As a student, Osaso Ighodaro ’21 was president of the Bobcats Senior Honorary, a group of 13 seniors who help keep the University of Arizona’s traditions alive. After graduating, she moved to New York City to work as an investment banker for Morgan Stanley.
Even though she’s far away from Arizona, Ighodaro maintains a feeling of connection, partly because she’s able to reach out to other alumni in her area. And she wants to offer her support to current and future Bobcats.
“Graduating has given me a lot of perspective on what the Bobcats did for me. I’m grateful for the opportunity, and I would love to be a part of creating that for someone else,” Ighodaro says. As a contributor in a network of about a thousand former Bobcats, Ighodaro is living her vow and the Bobcats’ motto: “Eternal Vigilance.”
The university’s oldest organization, the Bobcats celebrated its 100th anniversary in February. Bobcats serve the university by organizing student efforts for Homecoming, leading campus tours for supporters and special guests, performing community service, and working with other student groups on their service efforts. They also plan and host the Evening of Excellence, an event where student academic and philanthropic achievements are recognized.
Each class of Bobcats selects the members who will succeed them. The Bobcats also choose two or three honorary Bobcats per year, who are announced at Homecoming. Honorary Bobcats are individuals who exemplify service, make significant contributions and bring honor or recognition to the university.
University of Arizona President Robert C. Robbins was selected as an honorary Bobcat in 2018.
“I am very proud to be an honorary Bobcat, and it has been a true privilege to work with the Bobcats every year — the new cohort as well as the alumni, who remain dedicated to serving the University of Arizona,” Robbins says. “The Bobcats are an incredible group of people who have done so much to create a positive culture around campus and beyond for the past 100 years. I am grateful for everything they do.”
Another honorary Bobcat, Kent Rollins ’73, served as the group’s co-adviser for 40 years. He also was president of the UArizona Alumni Association and the University Medical Center Foundation. Rollins believes he’s personally known around 700 Bobcats alumni.
“When it comes to supporting the university in many ways — politics, or being a regent, being a donor, supporting a particular college — Bobcats, I think, have the best overall track record of any alumni group,” Rollins says.
Bobcats Reminisce About 100 Years
“Alumni are the only permanent part of the university. Presidents, faculty and buildings come and go. Once you get a degree, you’re part of the university for life.” — Kent Rollins ’73
“Reflecting on 100 years makes me think about all that has changed in the world during that time. Despite those changes, each year 13 students continue to dedicate significant time and energy to their university — definitely a milestone worth acknowledging and celebrating.” — Kira Finkler ’88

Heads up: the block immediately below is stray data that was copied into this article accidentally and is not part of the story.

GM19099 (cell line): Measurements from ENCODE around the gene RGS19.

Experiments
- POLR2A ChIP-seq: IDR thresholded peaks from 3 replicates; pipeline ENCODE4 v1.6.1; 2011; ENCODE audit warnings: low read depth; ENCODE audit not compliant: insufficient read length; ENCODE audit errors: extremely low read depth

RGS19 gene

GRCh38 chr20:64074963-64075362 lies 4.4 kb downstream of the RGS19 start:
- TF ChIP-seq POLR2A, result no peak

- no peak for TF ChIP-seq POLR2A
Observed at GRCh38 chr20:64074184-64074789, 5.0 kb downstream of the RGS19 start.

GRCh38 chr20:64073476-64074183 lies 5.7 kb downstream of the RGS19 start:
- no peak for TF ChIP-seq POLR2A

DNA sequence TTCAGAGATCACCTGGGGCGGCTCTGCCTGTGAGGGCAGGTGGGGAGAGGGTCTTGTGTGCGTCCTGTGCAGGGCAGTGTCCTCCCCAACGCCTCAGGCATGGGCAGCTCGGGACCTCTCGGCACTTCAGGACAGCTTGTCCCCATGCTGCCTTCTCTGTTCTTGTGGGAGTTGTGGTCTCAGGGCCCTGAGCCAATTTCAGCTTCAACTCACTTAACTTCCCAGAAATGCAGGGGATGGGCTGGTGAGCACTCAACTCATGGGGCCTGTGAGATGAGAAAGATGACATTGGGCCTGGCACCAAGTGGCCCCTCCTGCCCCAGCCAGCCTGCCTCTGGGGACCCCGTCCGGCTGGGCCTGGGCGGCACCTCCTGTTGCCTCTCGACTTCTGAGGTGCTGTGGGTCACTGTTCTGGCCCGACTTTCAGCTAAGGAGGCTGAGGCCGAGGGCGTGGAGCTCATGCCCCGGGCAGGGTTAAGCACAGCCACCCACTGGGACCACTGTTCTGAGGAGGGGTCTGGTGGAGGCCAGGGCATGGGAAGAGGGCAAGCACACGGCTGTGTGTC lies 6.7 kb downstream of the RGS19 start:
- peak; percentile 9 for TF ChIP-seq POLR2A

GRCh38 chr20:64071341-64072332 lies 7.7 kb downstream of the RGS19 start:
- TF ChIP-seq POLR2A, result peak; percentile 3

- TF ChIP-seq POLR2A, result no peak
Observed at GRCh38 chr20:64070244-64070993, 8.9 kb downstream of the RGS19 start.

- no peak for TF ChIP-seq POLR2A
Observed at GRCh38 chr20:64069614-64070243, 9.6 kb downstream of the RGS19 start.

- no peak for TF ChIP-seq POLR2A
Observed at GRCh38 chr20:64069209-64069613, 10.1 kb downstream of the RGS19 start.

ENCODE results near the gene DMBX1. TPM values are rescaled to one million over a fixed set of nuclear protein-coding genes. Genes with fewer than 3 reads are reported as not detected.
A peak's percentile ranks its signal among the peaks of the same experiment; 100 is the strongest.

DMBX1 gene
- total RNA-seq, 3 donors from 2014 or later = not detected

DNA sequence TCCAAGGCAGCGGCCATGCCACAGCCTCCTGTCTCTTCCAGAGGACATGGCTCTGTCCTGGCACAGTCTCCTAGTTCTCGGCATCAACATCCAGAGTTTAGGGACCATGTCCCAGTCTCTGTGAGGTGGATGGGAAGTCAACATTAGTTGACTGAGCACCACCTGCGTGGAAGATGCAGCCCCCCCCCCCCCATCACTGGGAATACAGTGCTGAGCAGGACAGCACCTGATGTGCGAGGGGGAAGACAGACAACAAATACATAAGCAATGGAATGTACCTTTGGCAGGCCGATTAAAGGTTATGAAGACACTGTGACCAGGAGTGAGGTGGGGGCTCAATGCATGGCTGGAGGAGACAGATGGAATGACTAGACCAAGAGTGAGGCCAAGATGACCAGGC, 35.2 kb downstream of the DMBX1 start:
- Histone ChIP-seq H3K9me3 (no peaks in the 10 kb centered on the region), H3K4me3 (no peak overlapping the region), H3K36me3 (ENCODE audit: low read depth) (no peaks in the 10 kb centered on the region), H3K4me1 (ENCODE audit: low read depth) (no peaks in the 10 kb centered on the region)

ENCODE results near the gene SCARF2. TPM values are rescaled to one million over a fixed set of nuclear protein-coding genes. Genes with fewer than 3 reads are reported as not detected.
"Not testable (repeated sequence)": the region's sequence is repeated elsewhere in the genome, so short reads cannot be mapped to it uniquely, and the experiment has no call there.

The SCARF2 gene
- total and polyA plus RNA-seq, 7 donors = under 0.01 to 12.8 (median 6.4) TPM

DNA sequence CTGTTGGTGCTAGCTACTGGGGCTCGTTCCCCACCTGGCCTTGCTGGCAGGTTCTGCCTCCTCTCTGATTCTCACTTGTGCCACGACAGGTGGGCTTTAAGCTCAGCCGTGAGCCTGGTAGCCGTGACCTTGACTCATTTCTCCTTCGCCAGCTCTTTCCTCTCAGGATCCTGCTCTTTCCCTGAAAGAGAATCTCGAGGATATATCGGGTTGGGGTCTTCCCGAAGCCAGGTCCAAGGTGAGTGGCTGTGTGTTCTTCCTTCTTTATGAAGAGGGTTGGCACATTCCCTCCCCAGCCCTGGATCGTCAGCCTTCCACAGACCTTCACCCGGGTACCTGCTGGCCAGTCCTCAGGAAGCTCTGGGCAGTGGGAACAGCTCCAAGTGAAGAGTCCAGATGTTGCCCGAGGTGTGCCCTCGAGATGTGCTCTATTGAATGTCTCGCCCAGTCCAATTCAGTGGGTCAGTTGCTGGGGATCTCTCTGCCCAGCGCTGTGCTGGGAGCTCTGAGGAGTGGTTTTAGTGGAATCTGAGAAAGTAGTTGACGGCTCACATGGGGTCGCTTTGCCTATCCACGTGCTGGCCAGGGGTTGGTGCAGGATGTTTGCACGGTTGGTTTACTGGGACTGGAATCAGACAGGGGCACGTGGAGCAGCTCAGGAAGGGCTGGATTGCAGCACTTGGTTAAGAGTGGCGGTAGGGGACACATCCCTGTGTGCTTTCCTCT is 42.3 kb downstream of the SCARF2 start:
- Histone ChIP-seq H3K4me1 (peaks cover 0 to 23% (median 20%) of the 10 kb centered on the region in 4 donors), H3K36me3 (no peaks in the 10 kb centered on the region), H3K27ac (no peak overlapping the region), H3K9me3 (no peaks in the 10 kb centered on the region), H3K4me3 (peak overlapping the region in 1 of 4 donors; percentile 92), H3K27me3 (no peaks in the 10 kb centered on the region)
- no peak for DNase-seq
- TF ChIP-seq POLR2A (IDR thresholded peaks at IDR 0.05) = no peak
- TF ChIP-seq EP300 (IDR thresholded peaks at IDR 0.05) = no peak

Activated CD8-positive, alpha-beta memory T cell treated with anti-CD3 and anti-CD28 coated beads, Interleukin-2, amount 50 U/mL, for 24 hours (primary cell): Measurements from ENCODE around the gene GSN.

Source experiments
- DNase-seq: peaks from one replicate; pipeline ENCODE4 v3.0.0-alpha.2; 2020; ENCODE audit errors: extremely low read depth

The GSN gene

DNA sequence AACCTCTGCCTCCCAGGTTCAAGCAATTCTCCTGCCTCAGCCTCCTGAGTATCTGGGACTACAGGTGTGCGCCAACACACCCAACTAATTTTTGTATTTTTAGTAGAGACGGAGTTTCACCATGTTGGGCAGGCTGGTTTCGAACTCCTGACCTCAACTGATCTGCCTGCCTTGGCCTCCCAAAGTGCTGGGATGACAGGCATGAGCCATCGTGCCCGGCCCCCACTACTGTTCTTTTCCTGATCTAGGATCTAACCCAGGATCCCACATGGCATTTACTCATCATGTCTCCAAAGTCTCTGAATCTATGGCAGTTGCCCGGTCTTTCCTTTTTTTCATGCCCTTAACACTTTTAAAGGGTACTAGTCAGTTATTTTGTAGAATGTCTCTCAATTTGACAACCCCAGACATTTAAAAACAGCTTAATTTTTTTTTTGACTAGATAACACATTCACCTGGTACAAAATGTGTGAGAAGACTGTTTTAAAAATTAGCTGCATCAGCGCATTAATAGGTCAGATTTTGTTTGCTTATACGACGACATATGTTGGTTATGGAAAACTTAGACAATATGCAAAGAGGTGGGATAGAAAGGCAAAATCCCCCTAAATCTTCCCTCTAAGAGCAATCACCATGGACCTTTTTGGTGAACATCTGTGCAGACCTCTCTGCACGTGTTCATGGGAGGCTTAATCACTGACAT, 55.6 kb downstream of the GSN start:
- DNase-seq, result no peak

“Bobcats is the No. 1 way I’m connected throughout my entire life. The relationships I have are some of the most robust ones I could want. The common bond of the U of A and Bobcats has truly enriched my life.” — Lloyd Fox ’90
“The fact that Bobcats has lasted 100 years speaks to its enduring purpose and impact on campus. It takes a special group to keep growing and inspiring student involvement for a century. — Tripp Twyman ’18
Learn more about the Bobcat experience in this video.
History of the Bobcats
The Bobcats formed in 1922 in response to tensions between students and university administration, according to the group’s historical documentation.
At the time, hazing of first-year students by upperclassmen was popular. School leaders took a strong stand against practices that included cutting students’ hair or painting their heads green; those who took part were expelled. Students fought back by threatening an organized strike.
On Feb. 22, 1922, a small group of students came together to create a leadership community that would help students form consensus and communicate with administrators. The group was originally called the Wildcats, and its members were anonymous and exclusively male. Their stated purpose was “preserving the unity and welfare of the University of Arizona by always being alert to guide in the right direction.”
The name changed to the Bobcats only a few months later. Other changes unfolded over the years. In 1930, the membership was limited to those in their senior year. The number in each Bobcat class varied until 1936 or 1937, when it was set at 13. It wasn’t until 1987 that the group admitted women, following a lawsuit. The first female Bobcat was Kira Finkler ’88.
“I’m very grateful to the four women who applied to Bobcats in 1986. They helped pave the way for me,” Finkler says.
That same year, the group chose two women as honorary Bobcats, Mary Levy Peachin ’63 and Anna Marie Chalk.
Chalk was a staff member of the Alumni Association and co-adviser to the group from 1982-2003, together with Kent Rollins ’73. Chalk passed away in 2020 and is remembered fondly by many Bobcat alumni, including Angie Johnson ’97, who served as the group’s first female president and chaired the 100th anniversary committee.
“She would always tell us to go out in the world and remember who you represent — and to not forget to come home,” Johnson says. “Keeping that connection will take you far in life and make you even prouder to be a Wildcat.”
A fund called the Anna Marie Chalk Memorial Endowment has been established in Chalk’s honor. The funds from the endowment will benefit students through Bobcats and the Hispanic Alumni Club.